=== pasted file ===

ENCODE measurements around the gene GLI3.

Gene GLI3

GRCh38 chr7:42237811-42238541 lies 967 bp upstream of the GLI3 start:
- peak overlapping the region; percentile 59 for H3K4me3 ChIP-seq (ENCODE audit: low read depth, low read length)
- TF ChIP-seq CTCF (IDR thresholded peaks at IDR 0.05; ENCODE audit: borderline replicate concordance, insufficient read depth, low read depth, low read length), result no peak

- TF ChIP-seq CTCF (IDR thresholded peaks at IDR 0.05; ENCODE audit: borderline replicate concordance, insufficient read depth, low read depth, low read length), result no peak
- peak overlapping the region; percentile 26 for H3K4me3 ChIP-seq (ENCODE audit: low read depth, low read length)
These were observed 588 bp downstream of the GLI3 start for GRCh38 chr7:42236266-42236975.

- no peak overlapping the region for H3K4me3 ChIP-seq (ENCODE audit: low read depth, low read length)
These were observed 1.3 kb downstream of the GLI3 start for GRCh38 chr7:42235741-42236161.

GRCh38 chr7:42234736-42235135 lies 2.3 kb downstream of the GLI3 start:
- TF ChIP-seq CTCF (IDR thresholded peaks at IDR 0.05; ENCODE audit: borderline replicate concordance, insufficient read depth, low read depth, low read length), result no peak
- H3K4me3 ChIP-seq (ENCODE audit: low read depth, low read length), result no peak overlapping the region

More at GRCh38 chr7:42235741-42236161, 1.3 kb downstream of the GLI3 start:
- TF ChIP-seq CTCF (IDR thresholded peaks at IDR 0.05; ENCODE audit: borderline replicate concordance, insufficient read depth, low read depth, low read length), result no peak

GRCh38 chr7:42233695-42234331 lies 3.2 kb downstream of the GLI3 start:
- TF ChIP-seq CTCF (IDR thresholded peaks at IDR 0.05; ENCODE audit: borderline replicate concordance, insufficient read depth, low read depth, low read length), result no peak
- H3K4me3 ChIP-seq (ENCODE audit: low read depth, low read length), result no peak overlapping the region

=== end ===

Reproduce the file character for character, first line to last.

ENCODE measurements around the gene GLI3.

Gene GLI3

GRCh38 chr7:42237811-42238541 lies 967 bp upstream of the GLI3 start:
- peak overlapping the region; percentile 59 for H3K4me3 ChIP-seq (ENCODE audit: low read depth, low read length)
- TF ChIP-seq CTCF (IDR thresholded peaks at IDR 0.05; ENCODE audit: borderline replicate concordance, insufficient read depth, low read depth, low read length), result no peak

- TF ChIP-seq CTCF (IDR thresholded peaks at IDR 0.05; ENCODE audit: borderline replicate concordance, insufficient read depth, low read depth, low read length), result no peak
- peak overlapping the region; percentile 26 for H3K4me3 ChIP-seq (ENCODE audit: low read depth, low read length)
These were observed 588 bp downstream of the GLI3 start for GRCh38 chr7:42236266-42236975.

- no peak overlapping the region for H3K4me3 ChIP-seq (ENCODE audit: low read depth, low read length)
These were observed 1.3 kb downstream of the GLI3 start for GRCh38 chr7:42235741-42236161.

GRCh38 chr7:42234736-42235135 lies 2.3 kb downstream of the GLI3 start:
- TF ChIP-seq CTCF (IDR thresholded peaks at IDR 0.05; ENCODE audit: borderline replicate concordance, insufficient read depth, low read depth, low read length), result no peak
- H3K4me3 ChIP-seq (ENCODE audit: low read depth, low read length), result no peak overlapping the region

More at GRCh38 chr7:42235741-42236161, 1.3 kb downstream of the GLI3 start:
- TF ChIP-seq CTCF (IDR thresholded peaks at IDR 0.05; ENCODE audit: borderline replicate concordance, insufficient read depth, low read depth, low read length), result no peak

GRCh38 chr7:42233695-42234331 lies 3.2 kb downstream of the GLI3 start:
- TF ChIP-seq CTCF (IDR thresholded peaks at IDR 0.05; ENCODE audit: borderline replicate concordance, insufficient read depth, low read depth, low read length), result no peak
- H3K4me3 ChIP-seq (ENCODE audit: low read depth, low read length), result no peak overlapping the region